From where does that immense sense of rectitude come? That desperate persistence? You get the answer in M. Béhaine’s tremendous series of meticulous works. For M. Béhaine’s vast labours are produced in the spirit of an austere and conscientious judge of appeal writing a judgment. There is about him none of the careless bull-charging of a Balzac or even of the support in his attack on human problems that Flaubert got from the enraged disappointments of his native optimism. There is in M. Béhaine no optimism to be disappointed. He watches his characters with the grim amusement of a man looking at beetles trying to climb up the slippery sides of a bath.
There is one of M. Daudet’s characters in, I think, his Les Kamtschatkas who, whenever he comes upon a particular instance of unimaginative human barbarity, says: Cela vous donne une fière idée de l’homme! But I cannot imagine M. Béhaine saying that in that negative sense. There is little that is negative about him. Once, years ago, when I lived on a Mediterranean hill particularly difficult of access and he was coming to see me for the first time in that place, he arrived late. And his first remark to the lady of the house as he hurried down the precipitous garden path was: “Madam, under a king I should not have put you to this inconvenience.” He meant that under a king the posts of France would be efficient and he would have received the letter containing a plan of our approaches that she had sent him – thirty miles or so away – three days before. So he would not have been delayed. He meant that. For him the Third Republic spells inevitably unthinkable graft, unparalleled inefficiency of public services, unimaginable slothfulness of un- or under-paid public servants; and a complete indifference to all public complaint of the mandarins in the Paris ministries, the one concern of the Ministers of l’Infâme being how they may get diamond tiaras for their several mistresses before the fall of their Ministries. But, not knowing what was going on in the brain of that figure of the ancien regime with the supremely serious expression, that speech, before the lady had even been presented to the Master, gave her a fière idée of M. Béhaine among the wild roses of the Mediterranean.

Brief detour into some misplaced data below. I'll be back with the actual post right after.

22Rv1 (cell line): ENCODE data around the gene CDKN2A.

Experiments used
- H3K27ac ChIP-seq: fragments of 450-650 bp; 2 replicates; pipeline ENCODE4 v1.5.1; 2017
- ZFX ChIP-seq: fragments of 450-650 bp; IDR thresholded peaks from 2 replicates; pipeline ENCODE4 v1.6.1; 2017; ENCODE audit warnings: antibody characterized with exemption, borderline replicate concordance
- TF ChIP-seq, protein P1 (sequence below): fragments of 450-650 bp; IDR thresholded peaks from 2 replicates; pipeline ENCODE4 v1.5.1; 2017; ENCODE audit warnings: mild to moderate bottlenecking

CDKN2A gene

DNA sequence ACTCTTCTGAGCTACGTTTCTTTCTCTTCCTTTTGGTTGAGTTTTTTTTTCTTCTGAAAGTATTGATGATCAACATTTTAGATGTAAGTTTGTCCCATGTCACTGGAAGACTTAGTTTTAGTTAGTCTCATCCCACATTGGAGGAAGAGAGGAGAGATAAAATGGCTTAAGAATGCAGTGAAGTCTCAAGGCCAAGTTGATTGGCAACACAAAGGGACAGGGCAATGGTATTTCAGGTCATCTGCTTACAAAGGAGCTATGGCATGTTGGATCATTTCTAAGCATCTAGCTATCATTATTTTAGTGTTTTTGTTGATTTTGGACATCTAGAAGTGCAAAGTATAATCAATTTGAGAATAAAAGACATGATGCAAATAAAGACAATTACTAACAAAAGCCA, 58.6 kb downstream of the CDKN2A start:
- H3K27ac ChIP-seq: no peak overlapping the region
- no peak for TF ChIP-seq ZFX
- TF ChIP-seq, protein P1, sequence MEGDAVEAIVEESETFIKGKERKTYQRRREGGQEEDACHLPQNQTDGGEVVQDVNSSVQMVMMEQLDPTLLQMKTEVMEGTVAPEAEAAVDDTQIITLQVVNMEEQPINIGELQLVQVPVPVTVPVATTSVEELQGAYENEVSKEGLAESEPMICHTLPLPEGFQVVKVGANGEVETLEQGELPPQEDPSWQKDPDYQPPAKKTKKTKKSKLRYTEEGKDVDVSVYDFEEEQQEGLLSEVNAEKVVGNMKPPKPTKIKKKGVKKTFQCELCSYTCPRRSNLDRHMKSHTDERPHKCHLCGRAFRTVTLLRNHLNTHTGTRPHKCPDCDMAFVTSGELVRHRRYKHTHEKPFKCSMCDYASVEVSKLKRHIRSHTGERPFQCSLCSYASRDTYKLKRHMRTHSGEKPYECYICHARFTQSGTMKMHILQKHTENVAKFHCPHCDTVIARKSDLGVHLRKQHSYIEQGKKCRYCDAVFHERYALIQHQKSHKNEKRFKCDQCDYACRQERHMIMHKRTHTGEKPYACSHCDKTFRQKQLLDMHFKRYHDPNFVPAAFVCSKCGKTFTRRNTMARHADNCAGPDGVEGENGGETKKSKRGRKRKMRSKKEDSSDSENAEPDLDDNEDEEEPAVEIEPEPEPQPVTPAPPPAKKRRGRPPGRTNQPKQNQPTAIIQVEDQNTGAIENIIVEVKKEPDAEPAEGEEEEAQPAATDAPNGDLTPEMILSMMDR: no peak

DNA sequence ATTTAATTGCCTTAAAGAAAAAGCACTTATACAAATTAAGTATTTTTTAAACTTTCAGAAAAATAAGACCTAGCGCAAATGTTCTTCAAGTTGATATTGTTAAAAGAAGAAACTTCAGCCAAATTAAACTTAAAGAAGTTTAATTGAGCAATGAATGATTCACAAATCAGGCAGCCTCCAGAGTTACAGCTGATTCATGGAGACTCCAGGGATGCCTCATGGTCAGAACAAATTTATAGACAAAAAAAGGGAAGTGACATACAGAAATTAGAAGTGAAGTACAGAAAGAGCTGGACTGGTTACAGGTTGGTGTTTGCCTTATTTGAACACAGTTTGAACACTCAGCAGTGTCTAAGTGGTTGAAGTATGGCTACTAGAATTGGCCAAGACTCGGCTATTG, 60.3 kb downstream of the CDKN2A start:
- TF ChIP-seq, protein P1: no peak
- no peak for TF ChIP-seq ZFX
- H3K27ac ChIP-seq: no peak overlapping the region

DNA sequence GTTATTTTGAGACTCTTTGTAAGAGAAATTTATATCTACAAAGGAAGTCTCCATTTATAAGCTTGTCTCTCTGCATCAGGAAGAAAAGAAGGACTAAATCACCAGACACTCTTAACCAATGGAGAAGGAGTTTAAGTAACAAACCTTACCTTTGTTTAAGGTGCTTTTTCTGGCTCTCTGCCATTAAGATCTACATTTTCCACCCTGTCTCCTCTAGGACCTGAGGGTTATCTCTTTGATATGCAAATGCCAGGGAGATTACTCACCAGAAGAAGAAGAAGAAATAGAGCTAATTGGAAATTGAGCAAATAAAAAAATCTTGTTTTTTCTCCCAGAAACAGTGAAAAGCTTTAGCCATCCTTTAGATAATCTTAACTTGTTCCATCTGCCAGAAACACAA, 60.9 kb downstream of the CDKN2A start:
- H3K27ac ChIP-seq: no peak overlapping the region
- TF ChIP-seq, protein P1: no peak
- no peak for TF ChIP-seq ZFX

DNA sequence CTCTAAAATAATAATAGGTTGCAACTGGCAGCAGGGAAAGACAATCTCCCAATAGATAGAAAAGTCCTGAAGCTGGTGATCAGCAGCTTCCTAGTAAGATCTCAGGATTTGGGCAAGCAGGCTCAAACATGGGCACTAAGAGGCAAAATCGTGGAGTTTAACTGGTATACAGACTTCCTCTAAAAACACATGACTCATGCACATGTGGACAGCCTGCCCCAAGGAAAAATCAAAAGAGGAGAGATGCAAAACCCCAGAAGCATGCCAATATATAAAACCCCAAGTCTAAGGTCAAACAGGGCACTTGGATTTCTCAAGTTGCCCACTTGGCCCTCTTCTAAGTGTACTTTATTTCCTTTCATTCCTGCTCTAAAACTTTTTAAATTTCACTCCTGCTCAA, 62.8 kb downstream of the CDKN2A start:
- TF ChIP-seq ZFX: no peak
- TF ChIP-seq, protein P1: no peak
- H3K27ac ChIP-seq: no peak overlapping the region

M. Béhaine in short is, first, a royalist: after that an atheist; after that a Pacifist. And then he holds the singular, and to most serious Frenchmen repulsive, belief that a young man should be a virgin on his marriage. Into this last article of his creed we need not go, Anglo-Saxons presumably sharing it with him. But the other three beliefs we may consider a little.